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5/6/16news article

nurses honored on National Nurses Day

awards of excellence recognize exceptional care

A child’s nurse is more than just a care provider, giving medication and taking temperatures. A nurse is a friend, a confidant, a champion. A nurse is a comforting face during a scary procedure and provides the high five after it’s over. A nurse is a hand to squeeze in the tough moments, a shoulder to lean on, the boost a child needs when it’s hard to keep going. Nurses are there to commiserate about the bad and celebrate the good.

On National Nurses Day, Dayton Children’s Hospital honors several outstanding nurses for their contributions. These excellence awards are given each year to nurses who were nominated by other hospital employees.

2016 Cameo of Caring Nursing Award

Tammy Witwer, intermediate care unit, Tipp City

tammy witwerThe Cameo of Caring award is the highest honor given during Nurses Week. This year’s winner has been with Dayton Children’s for 30 years, dedicated to technologically dependent patients in the intermediate care unit. She is a perfect example of the Dayton Children’s values in action.

“The intermediate care unit (IMCU) is a transitional unit from the hospital to the home environment,” says Witwer. “It is where families learn the skills they will need to provide for their children who need technology dependent, ongoing care for complex conditions, such as tracheostomies (breathing through an incision in the windpipe).”

This requires intensive collaborates with families to assure the safe transition from hospital to home. She teaches tracheostomy care to the patients’ families as well as new nurses during orientation. She ensures all emergency tracheostomy supplies are readily available in each patient room in the exact same location. To achieve this, Tammy spends hours making soft sided storage devices by hand with the help of her mother. The staff genuinely appreciate this gesture, as they are always aware of their patient's emergency supplies location.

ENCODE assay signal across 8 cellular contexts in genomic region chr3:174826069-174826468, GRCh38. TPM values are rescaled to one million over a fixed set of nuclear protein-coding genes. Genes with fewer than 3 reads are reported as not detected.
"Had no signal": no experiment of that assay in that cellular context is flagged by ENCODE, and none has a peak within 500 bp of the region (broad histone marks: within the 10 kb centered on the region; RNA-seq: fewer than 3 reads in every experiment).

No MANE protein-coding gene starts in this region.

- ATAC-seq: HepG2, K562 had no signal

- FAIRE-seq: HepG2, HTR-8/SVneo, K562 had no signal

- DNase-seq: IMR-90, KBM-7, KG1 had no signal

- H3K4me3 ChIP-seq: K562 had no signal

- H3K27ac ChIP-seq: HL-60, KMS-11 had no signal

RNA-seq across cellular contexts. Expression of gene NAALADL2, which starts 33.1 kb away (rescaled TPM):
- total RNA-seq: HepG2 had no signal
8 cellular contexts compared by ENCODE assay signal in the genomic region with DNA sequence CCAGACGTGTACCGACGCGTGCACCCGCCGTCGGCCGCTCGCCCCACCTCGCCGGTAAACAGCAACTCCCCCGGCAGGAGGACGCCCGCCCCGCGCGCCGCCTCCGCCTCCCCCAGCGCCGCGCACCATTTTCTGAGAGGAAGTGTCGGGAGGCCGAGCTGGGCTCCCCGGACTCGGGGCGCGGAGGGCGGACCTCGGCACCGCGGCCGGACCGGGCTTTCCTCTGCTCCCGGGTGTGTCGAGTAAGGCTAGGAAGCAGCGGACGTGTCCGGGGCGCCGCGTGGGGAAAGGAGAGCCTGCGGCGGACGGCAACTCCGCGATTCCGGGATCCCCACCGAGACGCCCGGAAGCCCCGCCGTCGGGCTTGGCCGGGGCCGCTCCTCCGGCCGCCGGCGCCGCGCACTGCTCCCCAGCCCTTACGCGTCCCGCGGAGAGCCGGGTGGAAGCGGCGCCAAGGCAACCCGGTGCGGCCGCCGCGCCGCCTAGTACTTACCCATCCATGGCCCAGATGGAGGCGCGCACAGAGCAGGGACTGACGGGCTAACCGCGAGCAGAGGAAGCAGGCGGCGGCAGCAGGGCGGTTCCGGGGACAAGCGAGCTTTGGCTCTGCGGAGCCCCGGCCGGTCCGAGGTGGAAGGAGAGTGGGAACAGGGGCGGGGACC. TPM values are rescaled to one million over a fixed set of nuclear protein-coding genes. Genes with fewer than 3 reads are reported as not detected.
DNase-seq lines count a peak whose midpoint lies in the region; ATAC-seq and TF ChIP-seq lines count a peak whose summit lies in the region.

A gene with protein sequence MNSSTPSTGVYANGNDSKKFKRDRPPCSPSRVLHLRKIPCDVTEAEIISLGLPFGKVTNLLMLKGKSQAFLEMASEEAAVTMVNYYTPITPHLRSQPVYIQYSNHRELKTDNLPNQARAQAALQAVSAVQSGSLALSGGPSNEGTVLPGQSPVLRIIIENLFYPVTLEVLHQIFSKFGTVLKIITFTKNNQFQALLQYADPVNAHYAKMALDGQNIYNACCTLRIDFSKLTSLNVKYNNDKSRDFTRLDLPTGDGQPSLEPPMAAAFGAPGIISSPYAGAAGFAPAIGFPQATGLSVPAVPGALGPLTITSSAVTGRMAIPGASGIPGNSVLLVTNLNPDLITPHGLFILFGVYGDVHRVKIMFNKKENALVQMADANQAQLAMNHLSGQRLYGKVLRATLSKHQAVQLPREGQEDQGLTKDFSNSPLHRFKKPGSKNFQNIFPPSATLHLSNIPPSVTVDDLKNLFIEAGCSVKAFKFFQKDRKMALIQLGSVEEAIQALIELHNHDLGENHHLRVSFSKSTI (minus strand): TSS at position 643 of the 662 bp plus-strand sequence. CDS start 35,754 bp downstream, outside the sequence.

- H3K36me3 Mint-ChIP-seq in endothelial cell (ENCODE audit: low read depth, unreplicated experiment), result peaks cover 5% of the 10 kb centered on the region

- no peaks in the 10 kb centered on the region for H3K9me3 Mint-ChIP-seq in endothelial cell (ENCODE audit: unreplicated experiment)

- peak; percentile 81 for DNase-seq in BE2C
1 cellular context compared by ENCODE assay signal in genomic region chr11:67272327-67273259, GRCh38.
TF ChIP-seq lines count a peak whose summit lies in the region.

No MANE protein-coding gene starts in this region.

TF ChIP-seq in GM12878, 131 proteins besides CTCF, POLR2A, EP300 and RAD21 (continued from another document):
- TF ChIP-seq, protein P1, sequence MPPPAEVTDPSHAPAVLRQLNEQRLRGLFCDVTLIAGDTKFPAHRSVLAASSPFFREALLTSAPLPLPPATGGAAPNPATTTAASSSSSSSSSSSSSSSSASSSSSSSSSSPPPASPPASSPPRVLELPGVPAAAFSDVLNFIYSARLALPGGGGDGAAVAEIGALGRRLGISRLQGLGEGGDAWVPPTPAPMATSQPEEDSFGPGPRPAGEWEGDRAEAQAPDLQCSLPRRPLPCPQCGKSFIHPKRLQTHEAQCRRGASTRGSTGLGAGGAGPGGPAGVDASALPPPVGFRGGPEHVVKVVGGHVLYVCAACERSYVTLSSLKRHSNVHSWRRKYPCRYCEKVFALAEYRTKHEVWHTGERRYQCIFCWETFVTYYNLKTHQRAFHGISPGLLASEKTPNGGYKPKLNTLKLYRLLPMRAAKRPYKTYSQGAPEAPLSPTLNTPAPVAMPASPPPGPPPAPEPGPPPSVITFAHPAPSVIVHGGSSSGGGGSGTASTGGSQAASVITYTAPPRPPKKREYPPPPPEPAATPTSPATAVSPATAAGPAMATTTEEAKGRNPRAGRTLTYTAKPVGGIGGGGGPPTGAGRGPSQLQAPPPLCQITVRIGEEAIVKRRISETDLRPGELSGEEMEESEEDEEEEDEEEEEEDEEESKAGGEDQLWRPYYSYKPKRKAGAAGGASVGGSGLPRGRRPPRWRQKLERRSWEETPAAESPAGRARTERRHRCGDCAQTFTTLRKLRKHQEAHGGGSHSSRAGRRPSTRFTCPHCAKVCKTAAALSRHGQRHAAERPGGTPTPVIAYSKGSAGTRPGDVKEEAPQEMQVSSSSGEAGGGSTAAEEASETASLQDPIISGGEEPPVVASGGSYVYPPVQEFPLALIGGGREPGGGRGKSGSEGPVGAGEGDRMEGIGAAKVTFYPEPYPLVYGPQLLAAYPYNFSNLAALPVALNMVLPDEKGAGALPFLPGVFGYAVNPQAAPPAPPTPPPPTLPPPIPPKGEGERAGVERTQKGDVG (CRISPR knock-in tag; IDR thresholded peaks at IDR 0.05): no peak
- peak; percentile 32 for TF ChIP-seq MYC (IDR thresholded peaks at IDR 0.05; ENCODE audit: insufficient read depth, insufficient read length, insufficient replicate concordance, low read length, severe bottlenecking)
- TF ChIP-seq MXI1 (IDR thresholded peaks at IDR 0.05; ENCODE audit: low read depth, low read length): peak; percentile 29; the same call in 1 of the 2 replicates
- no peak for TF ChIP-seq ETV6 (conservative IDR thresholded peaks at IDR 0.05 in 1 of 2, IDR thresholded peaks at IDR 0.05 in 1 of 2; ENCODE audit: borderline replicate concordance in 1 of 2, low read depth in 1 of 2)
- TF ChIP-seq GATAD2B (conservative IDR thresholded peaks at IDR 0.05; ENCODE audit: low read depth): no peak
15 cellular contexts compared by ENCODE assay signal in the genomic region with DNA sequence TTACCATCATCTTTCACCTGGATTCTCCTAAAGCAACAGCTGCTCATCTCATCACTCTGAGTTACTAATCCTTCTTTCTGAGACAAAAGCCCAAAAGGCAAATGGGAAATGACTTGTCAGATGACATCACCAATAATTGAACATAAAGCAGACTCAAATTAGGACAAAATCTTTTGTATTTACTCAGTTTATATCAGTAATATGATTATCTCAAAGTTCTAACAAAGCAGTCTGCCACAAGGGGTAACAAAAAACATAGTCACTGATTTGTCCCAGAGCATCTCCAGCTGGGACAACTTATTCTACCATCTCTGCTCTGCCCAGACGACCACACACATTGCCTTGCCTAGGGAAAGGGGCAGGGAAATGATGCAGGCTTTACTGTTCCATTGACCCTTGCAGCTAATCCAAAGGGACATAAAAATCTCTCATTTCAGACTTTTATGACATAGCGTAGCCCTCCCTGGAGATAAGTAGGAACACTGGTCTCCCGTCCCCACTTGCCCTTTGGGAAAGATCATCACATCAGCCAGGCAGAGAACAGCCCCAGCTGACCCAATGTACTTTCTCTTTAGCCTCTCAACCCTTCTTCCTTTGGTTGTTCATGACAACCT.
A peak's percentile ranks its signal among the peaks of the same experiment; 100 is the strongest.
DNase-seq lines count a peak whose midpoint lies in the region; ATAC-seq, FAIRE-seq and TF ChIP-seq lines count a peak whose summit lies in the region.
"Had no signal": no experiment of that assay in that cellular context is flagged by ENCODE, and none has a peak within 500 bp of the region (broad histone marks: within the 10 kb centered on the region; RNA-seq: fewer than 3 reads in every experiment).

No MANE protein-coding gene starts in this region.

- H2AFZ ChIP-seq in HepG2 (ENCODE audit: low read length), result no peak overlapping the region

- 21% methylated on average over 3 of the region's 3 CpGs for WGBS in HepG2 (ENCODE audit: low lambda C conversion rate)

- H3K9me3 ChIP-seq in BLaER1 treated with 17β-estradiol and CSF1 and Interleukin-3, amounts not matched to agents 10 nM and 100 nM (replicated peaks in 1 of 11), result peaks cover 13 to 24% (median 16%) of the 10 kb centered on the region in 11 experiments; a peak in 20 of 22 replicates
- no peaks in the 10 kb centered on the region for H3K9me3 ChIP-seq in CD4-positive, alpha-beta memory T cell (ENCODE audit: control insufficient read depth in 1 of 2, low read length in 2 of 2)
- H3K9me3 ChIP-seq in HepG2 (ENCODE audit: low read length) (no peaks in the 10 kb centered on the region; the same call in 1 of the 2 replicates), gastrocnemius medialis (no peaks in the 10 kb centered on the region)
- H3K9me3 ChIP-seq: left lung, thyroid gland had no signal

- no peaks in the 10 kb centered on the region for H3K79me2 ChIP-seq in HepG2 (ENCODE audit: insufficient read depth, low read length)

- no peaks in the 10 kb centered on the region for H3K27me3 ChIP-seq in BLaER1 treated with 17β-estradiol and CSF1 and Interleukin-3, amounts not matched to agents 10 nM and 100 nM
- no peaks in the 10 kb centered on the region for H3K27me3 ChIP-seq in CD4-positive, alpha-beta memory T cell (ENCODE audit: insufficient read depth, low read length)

“The IMCU is a unique unit,” says Witwer. “Our patients become family. Recently I had a baby transition from the NICU to the IMCU, which is a difficult transition for families. I knew I had this family’s trust when the patient’s father did not ask for the nurse, but called me Aunt Tammy by accident. We both laughed and he said, ‘your part of the family now’.”

Tammy was a Nursing Excellence Award winner in 2013 and has been nominated for a DAISY award. She is a recognized IMPACTS (clinical advancement program) member, demonstrating her commitment to her professional growth. Her quiet demeanor, significant love and compassion are exactly what children and families in the IMCU need.

2016 Excellence in Nursing Award Winners

Outstanding New Graduate - Ashlie Hornback, intensive care unit - Lewisburg

Ashlie takes the time to listen to the needs of her families. She is very caring and compassionate while at the bedside caring for her patients and is very helpful to other staff members.She is also extremely polite and very professional.

 

 

 

Response to Diversity - Cheryl Coffey, hematology/oncology - Englewood

cherylCheryl demonstrates a level of caring and commitment that is amazing. She remains calm, professional and flexible when caring for all patients. She exhibits a deep understanding of diversity. In particular, she coordinates care for patients who have complicated disorders and see a number of specialists. The care of these special patients is ongoing and complex. Cheryl always follows through, advocates and celebrates their successes. Her actions have resulted in a higher quality of care.

Systems Thinking - Bev Beyer, computer information systems – Huber Heights

Bev BeyerBev is an expert EPIC user and trainer. She ensures regulatory standards are incorporated and leads changes to improve competency and ease of use. She effectively uses clinical knowledge, resources and skills in decision making and in investigating issues to assure patient safety. She leads the inpatient team to oversee the complex process of change control and managing the upgrade and projects.